Only through the pride of the mind will anything so dreadful happen. Mankind is not angels, nor God, so therefore, they should not attempt to challenge where they have been placed, for it goes against order, as well as being selfish in the eyes of God, himself. It does not take much for an entire system to break, Pope explains, "Ask for what end th' heav'nly bodies shine,/ Earth for whose use? Pride answers, Tis for mine:/ For me kind Nature wakes her genial pow'r, Suckles each herb, and spreads out ev'ry flow'r;/ Annual for me . . ." ("Essay" 132-135). According to the selfish mind of mankind, the purpose of God, existence, earth, heaven, nature, and the light is for mankind only. Why is there light? Who does the sun shine on? Pride's answer is always "Me, for me, and that is all that matters." Harmony will never exist in this environment, but chaos lives naturally.

The end of the Finch's poem is the perfect example of what happens when man challenges God's power. In Nocturnal Reverie, unlike the night, where harmony exists, due to the mankind's rested soul, the daytime is seen as the birth of chaos, where mankind's mind takes over, " . . . morning breaks, and all's confused again;/ Our cares, our toils, our clamors are renewed,/ Or pleasures, seldom reached, again pursued." (48-50). In these lines, we realize that mankind's daily routine is something that disturbs order so much, that only at night, while mankind's soul sleeps, is life truly calm

Finch loves the night she creates, and wants to remain in the night, for it is the harmony of order, every creature knowing their role. She does not want to be involved with the selfish mind of mankind, but rather at peace with mankind's soul, or spirit, "When a sedate content the spirit feels,/ And no fierce light disturbs, whilst it reveals;" ("Nocturnal" 39). At night, Finch's image of the relaxed spirit, is where she feels mankind should remain. The fierce light represents the distractions of the day, more specifically the aspirations of mankind's mind toward God, the bolt of lightning, the fire in the sky, the unknown, or the sun that torches the land, and does not let nature rest. But at night nature is not being abused, "While sunburnt hills their swarthy looks conceal,/ And swelling haycocks thicken up the vale" ("Nocturnal" 27-28). The cool night is able to cover up all the mind's misplaced thoughts, and find harmony.

And mankind's soul is but in a calm sleep, forgetting all the worries of the day. All of the ". . . elements of rage disarmed" ("Nocturnal" 44), being in this pleasant sleep, they have no arguments, complaints, or bickering of their place in the universe. In the sleep, in the night, in our dreams, there are no problems with who we are or where we are, or why we are, but complete satisfaction in our place. The world we live in gives us joy, and we do not wish for more. We do not wish pleasures that our out of our grasp. And in such a night, this soul enjoys life with all of the "creatures" below. All of nature, all of the beasts, birds, and insects. The night represents life without mankind's selfish mind, and here we find harmony, in our own place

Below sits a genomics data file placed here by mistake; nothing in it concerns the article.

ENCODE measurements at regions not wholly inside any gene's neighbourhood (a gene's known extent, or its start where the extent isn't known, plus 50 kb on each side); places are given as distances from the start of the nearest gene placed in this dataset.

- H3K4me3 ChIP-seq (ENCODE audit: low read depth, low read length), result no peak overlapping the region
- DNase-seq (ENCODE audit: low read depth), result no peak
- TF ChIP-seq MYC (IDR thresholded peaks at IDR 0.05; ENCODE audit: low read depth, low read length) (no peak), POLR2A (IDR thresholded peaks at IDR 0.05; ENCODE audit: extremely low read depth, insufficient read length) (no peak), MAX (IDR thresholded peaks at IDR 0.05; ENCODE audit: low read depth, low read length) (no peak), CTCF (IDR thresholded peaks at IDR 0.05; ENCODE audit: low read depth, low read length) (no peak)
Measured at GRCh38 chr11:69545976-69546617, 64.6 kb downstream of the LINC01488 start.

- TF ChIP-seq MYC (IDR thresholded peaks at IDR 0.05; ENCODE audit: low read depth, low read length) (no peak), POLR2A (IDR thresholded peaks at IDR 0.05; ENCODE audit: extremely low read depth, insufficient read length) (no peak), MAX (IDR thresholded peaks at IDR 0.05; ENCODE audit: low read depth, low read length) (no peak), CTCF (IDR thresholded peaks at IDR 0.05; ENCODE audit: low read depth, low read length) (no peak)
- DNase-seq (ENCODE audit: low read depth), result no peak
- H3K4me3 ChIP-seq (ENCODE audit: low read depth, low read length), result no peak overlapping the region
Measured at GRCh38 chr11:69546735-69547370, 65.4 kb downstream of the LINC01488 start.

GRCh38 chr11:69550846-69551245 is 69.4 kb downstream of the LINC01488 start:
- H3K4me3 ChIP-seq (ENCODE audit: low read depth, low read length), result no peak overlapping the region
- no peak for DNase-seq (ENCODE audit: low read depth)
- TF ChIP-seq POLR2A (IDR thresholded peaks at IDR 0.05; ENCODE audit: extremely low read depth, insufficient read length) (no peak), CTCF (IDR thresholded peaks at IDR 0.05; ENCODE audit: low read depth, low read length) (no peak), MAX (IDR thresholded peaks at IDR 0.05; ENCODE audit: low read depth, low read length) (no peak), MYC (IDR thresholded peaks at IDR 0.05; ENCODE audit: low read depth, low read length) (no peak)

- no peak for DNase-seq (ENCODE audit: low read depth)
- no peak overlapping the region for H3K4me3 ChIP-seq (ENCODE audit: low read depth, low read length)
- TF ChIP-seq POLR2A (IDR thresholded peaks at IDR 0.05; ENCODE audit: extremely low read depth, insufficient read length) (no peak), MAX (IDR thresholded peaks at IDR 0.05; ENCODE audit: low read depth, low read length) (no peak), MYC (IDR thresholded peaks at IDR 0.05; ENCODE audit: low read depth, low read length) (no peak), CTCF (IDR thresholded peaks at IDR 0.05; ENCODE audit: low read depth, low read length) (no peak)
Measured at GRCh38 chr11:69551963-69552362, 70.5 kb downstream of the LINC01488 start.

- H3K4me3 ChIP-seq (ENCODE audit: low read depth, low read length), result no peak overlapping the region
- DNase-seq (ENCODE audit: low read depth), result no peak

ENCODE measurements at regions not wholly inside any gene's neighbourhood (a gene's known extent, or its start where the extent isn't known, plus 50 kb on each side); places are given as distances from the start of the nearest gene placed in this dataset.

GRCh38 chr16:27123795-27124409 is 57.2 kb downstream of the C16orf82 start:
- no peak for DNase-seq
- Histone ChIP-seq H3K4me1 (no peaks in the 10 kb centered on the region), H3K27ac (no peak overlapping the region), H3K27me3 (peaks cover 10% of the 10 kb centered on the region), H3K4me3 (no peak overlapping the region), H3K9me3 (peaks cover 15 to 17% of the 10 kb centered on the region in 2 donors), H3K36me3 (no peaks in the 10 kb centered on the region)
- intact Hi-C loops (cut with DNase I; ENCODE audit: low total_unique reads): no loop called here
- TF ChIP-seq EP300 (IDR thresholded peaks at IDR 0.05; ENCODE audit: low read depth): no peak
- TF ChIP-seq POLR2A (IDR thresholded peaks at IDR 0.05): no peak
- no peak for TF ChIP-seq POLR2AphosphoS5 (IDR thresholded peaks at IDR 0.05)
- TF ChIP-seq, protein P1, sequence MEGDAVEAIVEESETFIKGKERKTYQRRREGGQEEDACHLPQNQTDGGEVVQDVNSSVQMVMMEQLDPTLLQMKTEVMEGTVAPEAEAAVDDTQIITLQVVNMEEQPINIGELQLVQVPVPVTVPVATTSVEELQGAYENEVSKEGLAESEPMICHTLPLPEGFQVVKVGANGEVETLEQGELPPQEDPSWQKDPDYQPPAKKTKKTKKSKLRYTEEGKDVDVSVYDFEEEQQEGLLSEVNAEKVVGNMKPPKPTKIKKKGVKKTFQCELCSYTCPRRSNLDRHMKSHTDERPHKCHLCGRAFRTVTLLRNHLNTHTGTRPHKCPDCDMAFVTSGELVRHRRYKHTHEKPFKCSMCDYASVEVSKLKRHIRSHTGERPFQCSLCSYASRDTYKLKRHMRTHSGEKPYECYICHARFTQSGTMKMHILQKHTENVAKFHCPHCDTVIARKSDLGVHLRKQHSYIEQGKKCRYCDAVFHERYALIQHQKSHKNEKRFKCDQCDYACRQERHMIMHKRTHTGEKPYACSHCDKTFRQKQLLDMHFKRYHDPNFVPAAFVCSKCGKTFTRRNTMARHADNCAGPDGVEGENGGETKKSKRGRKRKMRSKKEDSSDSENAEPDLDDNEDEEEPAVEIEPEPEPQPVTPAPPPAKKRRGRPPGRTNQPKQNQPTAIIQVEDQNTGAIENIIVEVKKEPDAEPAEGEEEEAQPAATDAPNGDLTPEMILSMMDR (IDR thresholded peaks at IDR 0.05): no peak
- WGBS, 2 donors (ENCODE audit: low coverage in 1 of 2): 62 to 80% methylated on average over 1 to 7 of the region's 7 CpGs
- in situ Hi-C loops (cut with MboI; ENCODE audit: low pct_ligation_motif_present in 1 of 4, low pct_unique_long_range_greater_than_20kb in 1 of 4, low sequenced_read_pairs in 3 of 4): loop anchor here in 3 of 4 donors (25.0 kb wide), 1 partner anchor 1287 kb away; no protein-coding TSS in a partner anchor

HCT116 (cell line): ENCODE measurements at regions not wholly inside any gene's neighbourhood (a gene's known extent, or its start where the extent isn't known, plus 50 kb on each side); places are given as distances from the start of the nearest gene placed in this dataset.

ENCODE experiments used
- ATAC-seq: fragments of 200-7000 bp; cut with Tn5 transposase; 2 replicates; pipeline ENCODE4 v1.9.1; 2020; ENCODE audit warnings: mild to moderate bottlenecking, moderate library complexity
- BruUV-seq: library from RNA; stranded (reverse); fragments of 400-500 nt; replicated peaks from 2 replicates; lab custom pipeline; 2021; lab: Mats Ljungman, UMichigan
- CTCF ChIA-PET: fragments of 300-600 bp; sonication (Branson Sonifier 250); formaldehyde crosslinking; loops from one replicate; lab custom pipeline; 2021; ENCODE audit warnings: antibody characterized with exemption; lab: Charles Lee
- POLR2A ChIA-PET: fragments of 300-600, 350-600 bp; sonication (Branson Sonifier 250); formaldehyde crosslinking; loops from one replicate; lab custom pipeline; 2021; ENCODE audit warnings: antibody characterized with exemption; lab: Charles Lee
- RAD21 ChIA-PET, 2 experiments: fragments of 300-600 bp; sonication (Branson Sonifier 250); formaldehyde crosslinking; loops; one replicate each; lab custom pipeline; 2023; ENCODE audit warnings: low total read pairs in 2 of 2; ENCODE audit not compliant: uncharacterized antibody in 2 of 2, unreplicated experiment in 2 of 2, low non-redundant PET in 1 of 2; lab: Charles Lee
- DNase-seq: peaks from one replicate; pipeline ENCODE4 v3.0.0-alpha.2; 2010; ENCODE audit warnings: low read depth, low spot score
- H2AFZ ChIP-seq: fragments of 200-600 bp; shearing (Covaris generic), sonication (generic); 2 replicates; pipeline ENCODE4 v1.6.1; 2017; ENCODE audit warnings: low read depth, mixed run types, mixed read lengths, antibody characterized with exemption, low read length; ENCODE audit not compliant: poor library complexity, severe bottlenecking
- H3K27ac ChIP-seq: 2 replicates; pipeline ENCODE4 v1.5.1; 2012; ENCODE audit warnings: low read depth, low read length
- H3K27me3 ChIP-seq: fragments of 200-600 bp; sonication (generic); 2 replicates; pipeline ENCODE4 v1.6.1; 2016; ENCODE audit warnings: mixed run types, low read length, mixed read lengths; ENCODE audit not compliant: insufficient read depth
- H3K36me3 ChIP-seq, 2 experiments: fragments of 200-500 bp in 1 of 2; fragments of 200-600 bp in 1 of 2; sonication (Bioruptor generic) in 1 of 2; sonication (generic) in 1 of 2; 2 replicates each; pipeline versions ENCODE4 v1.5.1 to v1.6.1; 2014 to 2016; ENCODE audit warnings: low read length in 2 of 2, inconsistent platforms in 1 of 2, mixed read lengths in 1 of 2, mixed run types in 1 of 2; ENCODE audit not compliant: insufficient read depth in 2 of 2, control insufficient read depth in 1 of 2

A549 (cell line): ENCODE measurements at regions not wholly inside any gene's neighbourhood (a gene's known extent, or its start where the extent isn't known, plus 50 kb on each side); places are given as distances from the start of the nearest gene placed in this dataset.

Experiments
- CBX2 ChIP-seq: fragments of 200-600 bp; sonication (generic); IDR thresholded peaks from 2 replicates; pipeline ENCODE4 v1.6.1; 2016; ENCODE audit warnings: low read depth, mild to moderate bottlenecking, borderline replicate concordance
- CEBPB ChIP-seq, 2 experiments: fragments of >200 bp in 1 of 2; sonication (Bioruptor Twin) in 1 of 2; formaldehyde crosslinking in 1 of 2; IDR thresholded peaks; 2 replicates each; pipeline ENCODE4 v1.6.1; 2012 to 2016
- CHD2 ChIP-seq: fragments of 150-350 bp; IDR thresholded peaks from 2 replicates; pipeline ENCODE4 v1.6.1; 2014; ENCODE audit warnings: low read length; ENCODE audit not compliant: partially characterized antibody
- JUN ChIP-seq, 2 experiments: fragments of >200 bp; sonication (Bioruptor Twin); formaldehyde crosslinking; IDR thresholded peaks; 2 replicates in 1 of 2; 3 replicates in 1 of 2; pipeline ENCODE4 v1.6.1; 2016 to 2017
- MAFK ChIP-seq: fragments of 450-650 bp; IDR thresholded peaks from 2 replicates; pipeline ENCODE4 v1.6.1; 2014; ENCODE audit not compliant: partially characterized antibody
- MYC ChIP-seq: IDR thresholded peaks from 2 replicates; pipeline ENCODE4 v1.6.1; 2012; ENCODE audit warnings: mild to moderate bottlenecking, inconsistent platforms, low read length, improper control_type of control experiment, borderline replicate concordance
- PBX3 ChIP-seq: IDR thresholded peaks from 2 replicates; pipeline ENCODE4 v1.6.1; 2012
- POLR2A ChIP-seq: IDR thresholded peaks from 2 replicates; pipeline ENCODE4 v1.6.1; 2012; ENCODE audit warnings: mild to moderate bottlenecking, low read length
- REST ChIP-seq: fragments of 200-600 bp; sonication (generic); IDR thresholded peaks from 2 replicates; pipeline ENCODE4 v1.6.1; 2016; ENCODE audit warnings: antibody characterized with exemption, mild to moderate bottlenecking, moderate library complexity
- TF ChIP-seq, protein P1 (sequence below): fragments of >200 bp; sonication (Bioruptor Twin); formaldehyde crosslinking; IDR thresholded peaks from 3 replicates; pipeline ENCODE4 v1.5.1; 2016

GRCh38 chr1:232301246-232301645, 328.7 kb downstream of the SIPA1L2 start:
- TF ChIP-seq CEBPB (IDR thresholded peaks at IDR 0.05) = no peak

In order to find harmony, Pope invites us to look at life through God's eyes, where the image is not exclusive to night, but open to all. God is the one which, "Warms in the sun, refreshes in the breeze,/ Glows in the stars, and blossoms in the trees," ("Essay" 271-272), who "Breathes in our soul, informs our mortal part,/ As full, as perfect, in a hair as heart" ("Essay" 275-276), and "To him no high, no low, no great, no small;/ He fills, he bounds, connects, and equals all," ("Essay" 279-280). The earth is nature, and the soul is God's, and God's soul as well as his body, is what warms in the sun, and enjoys the land. The creator is who breathes us in, and in one breath, understands us, comforts us, and blesses us. God puts an end to the selfish mind, and looks straight to the soul. To him, there are no boundaries, for he looks at us all equal, and without pride, but in our own place.

Through the differences images Finch and Pope face, whether night or day, body or soul, their poems do not seem to contradict each other. Pope's An Essay on Man, and Finch's Nocturnal Reverie, both find harmony when they let go of the selfishness and pride that distracts mankind's eye from true beauty. The night is not seen as beautiful, when mankind wants to control the night, and the body will not function if man wants to be a different part. God gave man free-will, however, so we are not forced to live in this harmony. But as Pope and Finch have made it clear, it looks better when we do.


Works Cited

Finch, Anne. "A Nocturnal Reverie." The Longman Anthology of British Literature Vol 1C. New York: Addison Wesley Longman Inc., 1999: 2668-2669. This was the source for the poem, which provided the exact quotes used in my paper.

Pope, Alexander. "An Essay on Man." The Longman Anthology of British Literature Vol 1C. New York: Addison Wesley Longman Inc., 1999: 2528-2535. This was the source for the poem, which provided the exact quotes used in my paper.